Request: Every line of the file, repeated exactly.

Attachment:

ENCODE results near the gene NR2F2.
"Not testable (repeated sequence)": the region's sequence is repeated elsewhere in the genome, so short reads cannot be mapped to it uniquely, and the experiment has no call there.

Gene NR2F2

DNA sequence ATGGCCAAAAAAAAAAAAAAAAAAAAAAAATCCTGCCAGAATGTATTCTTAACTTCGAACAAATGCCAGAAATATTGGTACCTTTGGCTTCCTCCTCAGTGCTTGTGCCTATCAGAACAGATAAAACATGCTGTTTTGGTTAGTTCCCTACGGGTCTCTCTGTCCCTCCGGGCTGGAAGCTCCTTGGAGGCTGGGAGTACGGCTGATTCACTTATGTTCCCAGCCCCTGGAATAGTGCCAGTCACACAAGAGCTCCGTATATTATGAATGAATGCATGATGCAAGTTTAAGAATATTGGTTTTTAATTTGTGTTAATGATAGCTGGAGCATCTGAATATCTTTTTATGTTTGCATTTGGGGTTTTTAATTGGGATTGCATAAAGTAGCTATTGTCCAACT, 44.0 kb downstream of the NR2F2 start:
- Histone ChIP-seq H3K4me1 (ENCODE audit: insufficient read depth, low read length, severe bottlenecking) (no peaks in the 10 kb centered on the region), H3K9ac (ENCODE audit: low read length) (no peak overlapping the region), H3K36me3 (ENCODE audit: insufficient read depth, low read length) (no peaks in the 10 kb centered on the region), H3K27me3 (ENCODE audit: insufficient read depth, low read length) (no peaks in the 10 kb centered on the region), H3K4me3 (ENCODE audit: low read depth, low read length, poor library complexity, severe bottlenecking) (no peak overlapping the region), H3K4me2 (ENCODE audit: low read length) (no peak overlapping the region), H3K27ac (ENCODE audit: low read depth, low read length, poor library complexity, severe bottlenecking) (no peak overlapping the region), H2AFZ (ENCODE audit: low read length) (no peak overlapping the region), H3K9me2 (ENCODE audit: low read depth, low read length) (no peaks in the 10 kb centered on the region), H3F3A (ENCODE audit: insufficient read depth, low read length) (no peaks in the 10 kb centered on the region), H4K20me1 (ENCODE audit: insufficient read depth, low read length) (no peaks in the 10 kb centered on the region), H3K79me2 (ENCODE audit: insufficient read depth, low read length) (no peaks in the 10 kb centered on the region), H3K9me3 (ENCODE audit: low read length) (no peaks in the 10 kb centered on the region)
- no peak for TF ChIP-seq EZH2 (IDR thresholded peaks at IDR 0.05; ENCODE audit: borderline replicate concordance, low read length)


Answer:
ENCODE results near the gene NR2F2.
"Not testable (repeated sequence)": the region's sequence is repeated elsewhere in the genome, so short reads cannot be mapped to it uniquely, and the experiment has no call there.

Gene NR2F2

DNA sequence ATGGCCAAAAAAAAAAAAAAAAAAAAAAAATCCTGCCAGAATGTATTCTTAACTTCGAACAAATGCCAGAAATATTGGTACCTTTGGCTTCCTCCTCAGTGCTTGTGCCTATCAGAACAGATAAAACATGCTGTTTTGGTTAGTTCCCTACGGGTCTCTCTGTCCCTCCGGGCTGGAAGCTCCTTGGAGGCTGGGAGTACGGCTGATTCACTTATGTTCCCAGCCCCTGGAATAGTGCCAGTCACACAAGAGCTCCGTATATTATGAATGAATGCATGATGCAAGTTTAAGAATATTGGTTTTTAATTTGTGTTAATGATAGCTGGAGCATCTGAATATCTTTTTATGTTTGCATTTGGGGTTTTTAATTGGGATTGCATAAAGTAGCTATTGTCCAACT, 44.0 kb downstream of the NR2F2 start:
- Histone ChIP-seq H3K4me1 (ENCODE audit: insufficient read depth, low read length, severe bottlenecking) (no peaks in the 10 kb centered on the region), H3K9ac (ENCODE audit: low read length) (no peak overlapping the region), H3K36me3 (ENCODE audit: insufficient read depth, low read length) (no peaks in the 10 kb centered on the region), H3K27me3 (ENCODE audit: insufficient read depth, low read length) (no peaks in the 10 kb centered on the region), H3K4me3 (ENCODE audit: low read depth, low read length, poor library complexity, severe bottlenecking) (no peak overlapping the region), H3K4me2 (ENCODE audit: low read length) (no peak overlapping the region), H3K27ac (ENCODE audit: low read depth, low read length, poor library complexity, severe bottlenecking) (no peak overlapping the region), H2AFZ (ENCODE audit: low read length) (no peak overlapping the region), H3K9me2 (ENCODE audit: low read depth, low read length) (no peaks in the 10 kb centered on the region), H3F3A (ENCODE audit: insufficient read depth, low read length) (no peaks in the 10 kb centered on the region), H4K20me1 (ENCODE audit: insufficient read depth, low read length) (no peaks in the 10 kb centered on the region), H3K79me2 (ENCODE audit: insufficient read depth, low read length) (no peaks in the 10 kb centered on the region), H3K9me3 (ENCODE audit: low read length) (no peaks in the 10 kb centered on the region)
- no peak for TF ChIP-seq EZH2 (IDR thresholded peaks at IDR 0.05; ENCODE audit: borderline replicate concordance, low read length)